Many of Paraguay’s indigenous groups rely on handicrafts as a source of income. While in some cases the quality of crafts is decreased due to mass production, for the most part, indigenous handicrafts are unique. The Maka specialize in bags and sashes of brightly colored cotton woven into striped designs. Both the Nivacle and Ayoreo Indians are known for their geometrically patterned satchels made from hand-dyed fibers of the karaguata plant. Perhaps the most interesting of the indigenous handicrafts are the wonderfully expressive wooden animal carvings, also created by the Nivacle.
Because Paraguay’s indigenous tend to live in remote areas, it is difficult to purchase crafts directly from the artisans themselves. Many communities rely on middlemen to sell their crafts, leaving very little profit for the actual artisan. An excellent source of indigenous crafts near Asuncion is the Museo Guido Boggiani, not only due to the wide variety of offerings but also because the artisans themselves set sale prices and receive the full amount.
Artisans in Action
Asacivapa (the Asociacion de Artesanos de Asuncion, Ciudades Vecinas y Afines del Paraguay) holds weekly workshops for artisans working on ao po’i, nanduti, and encaje ju. This is a good opportunity to see artisans at work and learn about all the particularities of each craft. If you are interested in trying your hand, contact Arminda Careaga (Tel: 021 554 530, 021 513 536, 0981 422 983 email@example.com), the association president, to be sure they have extra supplies on hand; teachers and students usually bring their own. Classes usually take place on Friday afternoons from 1pm to 5pm and cost Gs. 10,000. Classes are held at the CIAMP building next to the Municipal Office of Asuncion (Municipalidad de Asuncion), corner of General R. Benitez and Dr. Justo Preto. From downtown Asuncion and Villa Morra take Linea 56 or 12 towards San Lorenzo.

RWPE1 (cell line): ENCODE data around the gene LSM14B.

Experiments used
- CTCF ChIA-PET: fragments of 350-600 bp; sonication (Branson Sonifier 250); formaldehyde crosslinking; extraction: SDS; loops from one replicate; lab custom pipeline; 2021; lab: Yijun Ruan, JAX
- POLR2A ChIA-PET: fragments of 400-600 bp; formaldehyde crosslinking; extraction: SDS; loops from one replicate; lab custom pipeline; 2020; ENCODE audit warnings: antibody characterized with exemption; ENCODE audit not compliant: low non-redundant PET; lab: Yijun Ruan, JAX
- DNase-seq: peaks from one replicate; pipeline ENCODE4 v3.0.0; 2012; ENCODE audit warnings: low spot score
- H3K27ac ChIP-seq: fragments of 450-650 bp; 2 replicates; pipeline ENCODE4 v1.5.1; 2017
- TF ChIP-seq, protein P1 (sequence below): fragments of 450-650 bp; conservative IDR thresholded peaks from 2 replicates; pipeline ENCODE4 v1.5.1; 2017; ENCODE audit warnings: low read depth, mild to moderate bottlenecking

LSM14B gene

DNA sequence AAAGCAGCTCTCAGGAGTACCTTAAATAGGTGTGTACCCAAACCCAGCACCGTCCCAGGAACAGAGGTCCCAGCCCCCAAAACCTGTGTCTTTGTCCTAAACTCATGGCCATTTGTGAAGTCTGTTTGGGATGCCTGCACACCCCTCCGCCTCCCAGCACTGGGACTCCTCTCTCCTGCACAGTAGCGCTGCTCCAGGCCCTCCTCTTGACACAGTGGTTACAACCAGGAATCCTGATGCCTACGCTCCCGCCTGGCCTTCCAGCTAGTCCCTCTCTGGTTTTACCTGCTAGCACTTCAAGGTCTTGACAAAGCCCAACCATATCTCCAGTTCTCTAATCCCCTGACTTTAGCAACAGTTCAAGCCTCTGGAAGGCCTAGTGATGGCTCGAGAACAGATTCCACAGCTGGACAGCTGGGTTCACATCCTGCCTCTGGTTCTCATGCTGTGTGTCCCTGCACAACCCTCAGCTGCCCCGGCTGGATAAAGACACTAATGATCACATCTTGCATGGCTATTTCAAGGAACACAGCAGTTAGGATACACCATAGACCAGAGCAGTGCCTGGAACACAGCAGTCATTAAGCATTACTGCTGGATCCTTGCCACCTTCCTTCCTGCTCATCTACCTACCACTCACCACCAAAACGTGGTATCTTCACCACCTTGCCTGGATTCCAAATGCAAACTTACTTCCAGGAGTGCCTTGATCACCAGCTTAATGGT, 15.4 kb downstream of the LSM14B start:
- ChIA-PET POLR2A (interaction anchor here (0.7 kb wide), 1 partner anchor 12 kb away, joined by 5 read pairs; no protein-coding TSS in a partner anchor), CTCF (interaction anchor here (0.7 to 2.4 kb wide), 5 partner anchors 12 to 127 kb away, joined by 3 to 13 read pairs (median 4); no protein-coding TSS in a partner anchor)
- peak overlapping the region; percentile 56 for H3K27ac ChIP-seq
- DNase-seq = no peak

Larger stores in cities have a wide variety, while smaller storefronts in the countryside offer you the opportunity to purchase goods directly from the artisans themselves. In many instances, artisans are happy to provide demonstrations and even let you try your hand (after which you are sure to appreciate their craft even more).
Whenever possible, it is best to purchase items directly from the artisan who makes them. Though highly admired and appreciated, traditional crafts are trade that is slowly dying out in Paraguay. The pressures of modern life mean new generations are increasingly seeking salaried jobs rather than working as artisans. By supporting local artisans you enable their craft to remain a viable way to make a living and thus increase the likelihood that they will be taken up by younger generations.
Despite the amount of labor involved in their production, Paraguayan artesanias are generally inexpensive. This is because artisans typically price their items barely above cost. Before balking at the price of higher end artesanias such as ao po ‘i made of hand-spun cotton or fine gauge (hilo fino) nanduti, be sure to ask the artisan how long it took to make. You’ll be surprised when you learn just how little they are earning per hour.